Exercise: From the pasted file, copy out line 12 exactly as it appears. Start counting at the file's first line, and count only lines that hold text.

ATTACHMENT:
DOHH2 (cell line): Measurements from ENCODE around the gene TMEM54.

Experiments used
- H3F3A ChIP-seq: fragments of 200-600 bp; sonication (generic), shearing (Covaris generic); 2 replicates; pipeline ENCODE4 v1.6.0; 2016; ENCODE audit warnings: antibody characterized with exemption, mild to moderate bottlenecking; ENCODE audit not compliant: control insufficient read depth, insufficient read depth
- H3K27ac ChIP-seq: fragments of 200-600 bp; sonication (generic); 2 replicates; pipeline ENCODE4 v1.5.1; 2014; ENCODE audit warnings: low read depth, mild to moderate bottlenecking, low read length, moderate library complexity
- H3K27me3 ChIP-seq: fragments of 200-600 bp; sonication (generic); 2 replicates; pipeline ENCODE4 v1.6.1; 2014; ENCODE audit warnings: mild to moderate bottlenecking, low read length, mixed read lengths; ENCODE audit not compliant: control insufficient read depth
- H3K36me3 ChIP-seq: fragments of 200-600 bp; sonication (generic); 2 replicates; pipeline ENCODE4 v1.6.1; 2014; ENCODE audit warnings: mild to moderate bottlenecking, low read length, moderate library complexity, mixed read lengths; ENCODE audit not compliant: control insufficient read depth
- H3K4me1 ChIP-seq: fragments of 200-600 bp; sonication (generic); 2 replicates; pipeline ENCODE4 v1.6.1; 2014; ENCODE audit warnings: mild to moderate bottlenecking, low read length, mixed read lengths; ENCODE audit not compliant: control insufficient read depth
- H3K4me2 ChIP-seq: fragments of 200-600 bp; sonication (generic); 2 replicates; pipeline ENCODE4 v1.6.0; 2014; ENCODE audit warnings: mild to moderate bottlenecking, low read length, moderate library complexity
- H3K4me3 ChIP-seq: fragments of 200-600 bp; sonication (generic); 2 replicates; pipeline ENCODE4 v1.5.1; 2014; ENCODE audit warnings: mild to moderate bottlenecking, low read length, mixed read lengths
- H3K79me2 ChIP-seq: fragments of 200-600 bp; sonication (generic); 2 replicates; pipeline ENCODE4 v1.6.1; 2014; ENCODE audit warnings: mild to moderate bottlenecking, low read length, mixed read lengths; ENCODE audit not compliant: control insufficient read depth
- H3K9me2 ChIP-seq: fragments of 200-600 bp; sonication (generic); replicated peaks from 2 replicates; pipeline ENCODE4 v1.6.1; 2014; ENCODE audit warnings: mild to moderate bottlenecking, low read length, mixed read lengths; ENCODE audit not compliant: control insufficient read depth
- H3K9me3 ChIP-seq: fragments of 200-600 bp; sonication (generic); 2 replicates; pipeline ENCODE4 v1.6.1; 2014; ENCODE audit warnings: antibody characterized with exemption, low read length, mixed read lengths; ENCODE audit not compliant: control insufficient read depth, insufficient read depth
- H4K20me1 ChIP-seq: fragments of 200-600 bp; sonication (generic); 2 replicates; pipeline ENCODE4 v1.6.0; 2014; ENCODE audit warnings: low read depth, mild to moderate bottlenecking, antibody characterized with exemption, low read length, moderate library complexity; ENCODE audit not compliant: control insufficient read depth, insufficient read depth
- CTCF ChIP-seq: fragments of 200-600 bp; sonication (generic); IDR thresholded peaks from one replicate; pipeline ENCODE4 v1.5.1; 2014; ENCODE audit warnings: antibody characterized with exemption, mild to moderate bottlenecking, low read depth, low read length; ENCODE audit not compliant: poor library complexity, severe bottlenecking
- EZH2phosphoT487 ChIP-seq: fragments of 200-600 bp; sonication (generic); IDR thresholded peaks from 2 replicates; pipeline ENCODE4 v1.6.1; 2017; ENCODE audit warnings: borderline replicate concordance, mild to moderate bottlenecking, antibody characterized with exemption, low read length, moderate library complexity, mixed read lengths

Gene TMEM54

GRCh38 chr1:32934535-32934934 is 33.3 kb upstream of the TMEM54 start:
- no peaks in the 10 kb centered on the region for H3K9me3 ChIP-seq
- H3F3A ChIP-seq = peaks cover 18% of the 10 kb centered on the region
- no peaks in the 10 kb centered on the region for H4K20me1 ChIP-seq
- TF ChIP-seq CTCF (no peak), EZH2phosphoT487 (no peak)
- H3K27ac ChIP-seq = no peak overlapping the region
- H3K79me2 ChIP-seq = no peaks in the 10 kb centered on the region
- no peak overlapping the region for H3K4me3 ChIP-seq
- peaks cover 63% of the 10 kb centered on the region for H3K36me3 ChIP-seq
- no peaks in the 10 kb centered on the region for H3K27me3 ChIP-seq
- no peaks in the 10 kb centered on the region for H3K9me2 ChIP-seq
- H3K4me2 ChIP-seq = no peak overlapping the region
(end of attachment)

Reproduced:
- H3K9me3 ChIP-seq: fragments of 200-600 bp; sonication (generic); 2 replicates; pipeline ENCODE4 v1.6.1; 2014; ENCODE audit warnings: antibody characterized with exemption, low read length, mixed read lengths; ENCODE audit not compliant: control insufficient read depth, insufficient read depth